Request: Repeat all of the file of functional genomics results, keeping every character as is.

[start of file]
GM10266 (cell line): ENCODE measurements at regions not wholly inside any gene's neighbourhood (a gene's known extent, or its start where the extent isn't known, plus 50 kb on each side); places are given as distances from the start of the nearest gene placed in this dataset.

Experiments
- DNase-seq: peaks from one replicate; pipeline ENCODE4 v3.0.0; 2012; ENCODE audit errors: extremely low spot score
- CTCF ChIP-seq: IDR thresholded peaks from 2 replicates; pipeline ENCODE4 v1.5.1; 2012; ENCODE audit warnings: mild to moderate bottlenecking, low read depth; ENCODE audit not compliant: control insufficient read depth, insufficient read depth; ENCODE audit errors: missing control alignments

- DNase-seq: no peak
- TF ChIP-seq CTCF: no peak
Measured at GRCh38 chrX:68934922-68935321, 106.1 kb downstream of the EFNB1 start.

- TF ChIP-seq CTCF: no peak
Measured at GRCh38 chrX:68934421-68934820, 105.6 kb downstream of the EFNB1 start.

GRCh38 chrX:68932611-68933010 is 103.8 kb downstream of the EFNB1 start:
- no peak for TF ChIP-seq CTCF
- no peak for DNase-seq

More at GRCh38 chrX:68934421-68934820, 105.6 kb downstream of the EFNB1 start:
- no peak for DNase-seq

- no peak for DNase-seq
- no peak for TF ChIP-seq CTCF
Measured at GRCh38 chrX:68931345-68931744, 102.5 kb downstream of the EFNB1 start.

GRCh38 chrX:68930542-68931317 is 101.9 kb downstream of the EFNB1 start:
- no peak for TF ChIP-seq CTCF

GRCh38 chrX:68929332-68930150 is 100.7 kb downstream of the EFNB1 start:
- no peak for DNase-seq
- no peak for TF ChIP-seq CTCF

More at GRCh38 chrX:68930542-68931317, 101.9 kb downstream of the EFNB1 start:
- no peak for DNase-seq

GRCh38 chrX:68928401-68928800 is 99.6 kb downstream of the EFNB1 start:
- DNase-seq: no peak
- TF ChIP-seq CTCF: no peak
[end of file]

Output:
GM10266 (cell line): ENCODE measurements at regions not wholly inside any gene's neighbourhood (a gene's known extent, or its start where the extent isn't known, plus 50 kb on each side); places are given as distances from the start of the nearest gene placed in this dataset.

Experiments
- DNase-seq: peaks from one replicate; pipeline ENCODE4 v3.0.0; 2012; ENCODE audit errors: extremely low spot score
- CTCF ChIP-seq: IDR thresholded peaks from 2 replicates; pipeline ENCODE4 v1.5.1; 2012; ENCODE audit warnings: mild to moderate bottlenecking, low read depth; ENCODE audit not compliant: control insufficient read depth, insufficient read depth; ENCODE audit errors: missing control alignments

- DNase-seq: no peak
- TF ChIP-seq CTCF: no peak
Measured at GRCh38 chrX:68934922-68935321, 106.1 kb downstream of the EFNB1 start.

- TF ChIP-seq CTCF: no peak
Measured at GRCh38 chrX:68934421-68934820, 105.6 kb downstream of the EFNB1 start.

GRCh38 chrX:68932611-68933010 is 103.8 kb downstream of the EFNB1 start:
- no peak for TF ChIP-seq CTCF
- no peak for DNase-seq

More at GRCh38 chrX:68934421-68934820, 105.6 kb downstream of the EFNB1 start:
- no peak for DNase-seq

- no peak for DNase-seq
- no peak for TF ChIP-seq CTCF
Measured at GRCh38 chrX:68931345-68931744, 102.5 kb downstream of the EFNB1 start.

GRCh38 chrX:68930542-68931317 is 101.9 kb downstream of the EFNB1 start:
- no peak for TF ChIP-seq CTCF

GRCh38 chrX:68929332-68930150 is 100.7 kb downstream of the EFNB1 start:
- no peak for DNase-seq
- no peak for TF ChIP-seq CTCF

More at GRCh38 chrX:68930542-68931317, 101.9 kb downstream of the EFNB1 start:
- no peak for DNase-seq

GRCh38 chrX:68928401-68928800 is 99.6 kb downstream of the EFNB1 start:
- DNase-seq: no peak
- TF ChIP-seq CTCF: no peak